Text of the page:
It was in this role that Green helped develop that great core of players that arrived at Veterans Stadium in the 1970s and blossomed into the organization's first World Series championship team in 1980.

From Schmidt and Carlton to Bowa, Maddox, Luzinski and Boone, the Phils had a great collection of talent in those days. But they were too often the bridesmaid and never had their day in the sun.

Late in the 1979 season, general manager Paul Owens began to worry that the clock was ticking on this collection of talent. Those Phillies were just a little too country club, he believed, to get over the hump. Owens decided they needed some old-school toughness, so he summoned Green from his player-development role and installed him as manager.

Green immediately took some sandpaper to those shiny, big egos.

And if they didn't like it, too bad.

Predictably, they hated him at first.

Hated him.

Green thought nothing of ripping a player face to face, or in the newspaper, if he sensed they needed it.

And the players thought nothing of ripping him back.

But on the night Tug McGraw threw that pitch past Willie Wilson at the Vet, they all loved him.

Larry Bowa, who had been a vocal critic of Green during that season, approached the skipper in the joyous clubhouse after the final game. With tears in his eyes and a champagne bottle in his hand, Bowa hugged Green.

"We couldn't have done it without you," the shortstop told the manager.

. . .

Controversy followed Green. That tends to happen to those who are loud, opinionated and prone to speak their mind. A few years after spraying champagne and hugging Paul Owens in the winning clubhouse -- what an awesome picture that is! -- Green got sideways with a new Phillies management group. He moved on to run the Chicago Cubs and in the process pulled one over on his old team and managed to take an infielder named Ryne Sandberg with him. Sandberg, a throw-in in the trade, blossomed into a Hall of Famer.

Eventually Green moved on from Chicago. He managed the Yankees and the Mets and never took an ounce of crap from anyone along the way.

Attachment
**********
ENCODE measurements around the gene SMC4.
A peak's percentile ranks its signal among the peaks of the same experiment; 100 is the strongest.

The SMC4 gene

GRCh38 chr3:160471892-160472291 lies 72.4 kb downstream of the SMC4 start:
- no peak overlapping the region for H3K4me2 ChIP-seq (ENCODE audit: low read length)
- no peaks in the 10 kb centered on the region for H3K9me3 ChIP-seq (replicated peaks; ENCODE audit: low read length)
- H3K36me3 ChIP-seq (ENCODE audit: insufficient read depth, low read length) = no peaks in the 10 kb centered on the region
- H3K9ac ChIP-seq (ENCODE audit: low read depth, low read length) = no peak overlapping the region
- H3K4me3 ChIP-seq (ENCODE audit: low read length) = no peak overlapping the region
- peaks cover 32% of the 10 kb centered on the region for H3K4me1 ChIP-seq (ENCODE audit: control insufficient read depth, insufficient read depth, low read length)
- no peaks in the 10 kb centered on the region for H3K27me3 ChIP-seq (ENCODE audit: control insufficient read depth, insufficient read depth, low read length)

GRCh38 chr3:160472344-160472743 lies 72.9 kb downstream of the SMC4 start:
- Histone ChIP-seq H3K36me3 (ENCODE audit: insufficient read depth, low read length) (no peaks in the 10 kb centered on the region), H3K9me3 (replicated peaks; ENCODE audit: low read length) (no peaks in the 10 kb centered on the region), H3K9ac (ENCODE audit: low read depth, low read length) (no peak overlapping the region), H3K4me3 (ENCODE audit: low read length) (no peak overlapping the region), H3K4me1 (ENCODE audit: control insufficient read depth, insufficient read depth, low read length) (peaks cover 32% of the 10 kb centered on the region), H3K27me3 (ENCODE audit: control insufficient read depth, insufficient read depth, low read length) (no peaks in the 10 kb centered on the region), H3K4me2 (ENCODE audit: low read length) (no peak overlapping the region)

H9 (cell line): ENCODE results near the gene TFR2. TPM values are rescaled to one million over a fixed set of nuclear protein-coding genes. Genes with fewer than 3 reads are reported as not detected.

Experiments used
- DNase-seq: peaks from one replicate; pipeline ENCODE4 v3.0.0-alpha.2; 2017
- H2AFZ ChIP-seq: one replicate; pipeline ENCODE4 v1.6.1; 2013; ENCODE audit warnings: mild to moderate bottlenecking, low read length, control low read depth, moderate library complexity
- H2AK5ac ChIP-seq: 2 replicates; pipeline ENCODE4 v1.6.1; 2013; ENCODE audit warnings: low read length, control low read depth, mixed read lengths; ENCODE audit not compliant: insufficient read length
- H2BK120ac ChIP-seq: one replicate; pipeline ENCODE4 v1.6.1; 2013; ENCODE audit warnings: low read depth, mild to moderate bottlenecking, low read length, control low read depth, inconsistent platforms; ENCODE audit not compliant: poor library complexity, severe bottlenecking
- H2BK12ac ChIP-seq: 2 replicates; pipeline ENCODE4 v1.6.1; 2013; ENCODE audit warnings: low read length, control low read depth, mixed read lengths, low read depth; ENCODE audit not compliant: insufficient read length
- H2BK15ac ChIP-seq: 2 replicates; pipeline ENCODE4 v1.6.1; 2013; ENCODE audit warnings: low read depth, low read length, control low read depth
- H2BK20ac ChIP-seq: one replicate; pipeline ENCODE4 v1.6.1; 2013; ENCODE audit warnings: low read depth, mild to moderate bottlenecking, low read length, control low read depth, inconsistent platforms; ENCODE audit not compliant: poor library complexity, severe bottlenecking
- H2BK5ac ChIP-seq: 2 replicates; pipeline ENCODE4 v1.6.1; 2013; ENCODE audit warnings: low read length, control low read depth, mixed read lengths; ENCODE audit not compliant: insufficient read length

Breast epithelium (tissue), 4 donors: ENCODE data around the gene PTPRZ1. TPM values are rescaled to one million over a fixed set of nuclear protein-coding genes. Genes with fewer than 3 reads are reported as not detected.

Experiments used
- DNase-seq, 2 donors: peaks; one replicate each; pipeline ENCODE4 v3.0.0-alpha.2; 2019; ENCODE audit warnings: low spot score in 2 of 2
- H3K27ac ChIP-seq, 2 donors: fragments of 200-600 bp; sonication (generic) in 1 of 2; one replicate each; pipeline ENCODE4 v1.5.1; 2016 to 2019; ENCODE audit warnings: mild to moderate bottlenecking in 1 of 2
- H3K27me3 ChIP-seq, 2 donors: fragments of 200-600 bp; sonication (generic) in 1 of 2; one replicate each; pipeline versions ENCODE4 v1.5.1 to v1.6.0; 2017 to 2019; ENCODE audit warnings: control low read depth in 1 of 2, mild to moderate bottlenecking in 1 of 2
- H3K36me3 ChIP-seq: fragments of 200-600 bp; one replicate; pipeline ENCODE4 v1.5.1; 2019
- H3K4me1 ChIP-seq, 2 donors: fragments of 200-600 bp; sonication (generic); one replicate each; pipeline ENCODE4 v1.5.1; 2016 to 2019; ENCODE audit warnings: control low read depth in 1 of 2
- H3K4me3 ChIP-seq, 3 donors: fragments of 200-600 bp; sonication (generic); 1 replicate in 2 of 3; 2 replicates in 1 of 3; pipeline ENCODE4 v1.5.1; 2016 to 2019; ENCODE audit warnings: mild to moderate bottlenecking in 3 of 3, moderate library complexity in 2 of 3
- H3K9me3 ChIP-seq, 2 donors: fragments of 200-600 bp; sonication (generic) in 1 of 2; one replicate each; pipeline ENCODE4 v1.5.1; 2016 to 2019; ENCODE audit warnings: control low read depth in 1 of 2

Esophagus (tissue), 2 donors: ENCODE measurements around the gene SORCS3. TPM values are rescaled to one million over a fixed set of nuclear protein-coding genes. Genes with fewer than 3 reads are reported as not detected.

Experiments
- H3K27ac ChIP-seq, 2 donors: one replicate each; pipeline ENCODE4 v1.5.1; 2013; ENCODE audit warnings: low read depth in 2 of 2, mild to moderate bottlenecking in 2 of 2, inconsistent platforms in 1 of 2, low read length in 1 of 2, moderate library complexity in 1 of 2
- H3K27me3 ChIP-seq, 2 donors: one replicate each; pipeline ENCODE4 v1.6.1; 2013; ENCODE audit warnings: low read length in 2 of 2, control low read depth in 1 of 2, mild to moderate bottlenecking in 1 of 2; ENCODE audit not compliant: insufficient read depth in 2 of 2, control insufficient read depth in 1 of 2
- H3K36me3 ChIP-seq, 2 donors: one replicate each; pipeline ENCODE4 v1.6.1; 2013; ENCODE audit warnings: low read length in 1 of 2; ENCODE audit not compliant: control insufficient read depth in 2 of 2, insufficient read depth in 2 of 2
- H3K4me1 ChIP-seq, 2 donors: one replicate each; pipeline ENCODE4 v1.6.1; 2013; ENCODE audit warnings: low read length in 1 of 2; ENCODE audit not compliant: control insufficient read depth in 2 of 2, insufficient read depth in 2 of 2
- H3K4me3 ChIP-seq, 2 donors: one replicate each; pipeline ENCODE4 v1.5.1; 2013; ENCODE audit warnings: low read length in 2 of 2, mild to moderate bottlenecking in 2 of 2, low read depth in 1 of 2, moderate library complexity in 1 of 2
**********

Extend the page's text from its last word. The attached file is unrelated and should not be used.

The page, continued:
But he was always a Phillie. In fact, 46 of his 62 years in pro ball were with the Phils.

He ended up back with the club in 1998 as a front office adviser. He remained outspoken, clashing with Scott Rolen and Charlie Manuel. But one of the things about Dallas was that he spoke his mind, said what he had to say, and the next day it was over. After he and Manuel had clashed over Manuel's managing style, the two men talked out their differences. Green admitted that he was wrong, that he saw the merits of Manuel's managerial style, and a wonderful friendship developed between the only two men to lead the Phillies to a World Series championship.

Green was never afraid to show his emotions and we saw a lot of them over the years, some we wished we never had to see.

All of our hearts bled for him and his family in January 2011 when his precious, little granddaughter, 9-year-old Christina, was killed in the shooting that seriously injured Congresswoman Gabriella Giffords in Tucson, Arizona.

Five weeks later, Dallas was on the field at Carpenter Complex for the first day of spring training. I recall pitcher J.P. Romero breaking free from a drill, sprinting over to Dallas and saying, "Mr. Green, I'm so sorry." A couple of days later, Dallas decided that he would talk about the tragedy and how his family was doing. I remember a couple of reporters from New York, guys that Dallas had locked horns with over the years, showed up because they wanted to pay their respects to the great baseball man. On that day, with tears welling in his eyes, Dallas talked about his precious, little granddaughter. Coming to spring training helped, he said, because, "I don't see a little girl with a hole in her chest."

. . .

It was clear that Dallas wasn't doing well last spring training. He was in Clearwater, but going to dialysis three days a week. He talked about the possibility of getting a kidney transplant. But he didn't want any sympathy. He just wanted to feel better and help out around the team that he loved so much.

But you knew he wasn't right. He wasn't at the ballpark much last season. I remember calling him late last summer and getting a little worried because the booming voice was soft and hushed. But I also remember the Thursday before Thanksgiving. It was crazy warm that day. I called Dallas and was thrilled to hear the old boom back in his voice. I told him I wanted to come by for a visit.

"Bring your dog," he barked.

I pulled up to his home and immediately noticed a peacock roaming the property. Needless to say, Hazel stayed in the truck. I didn't want to feel the wrath of Big D if something went wrong.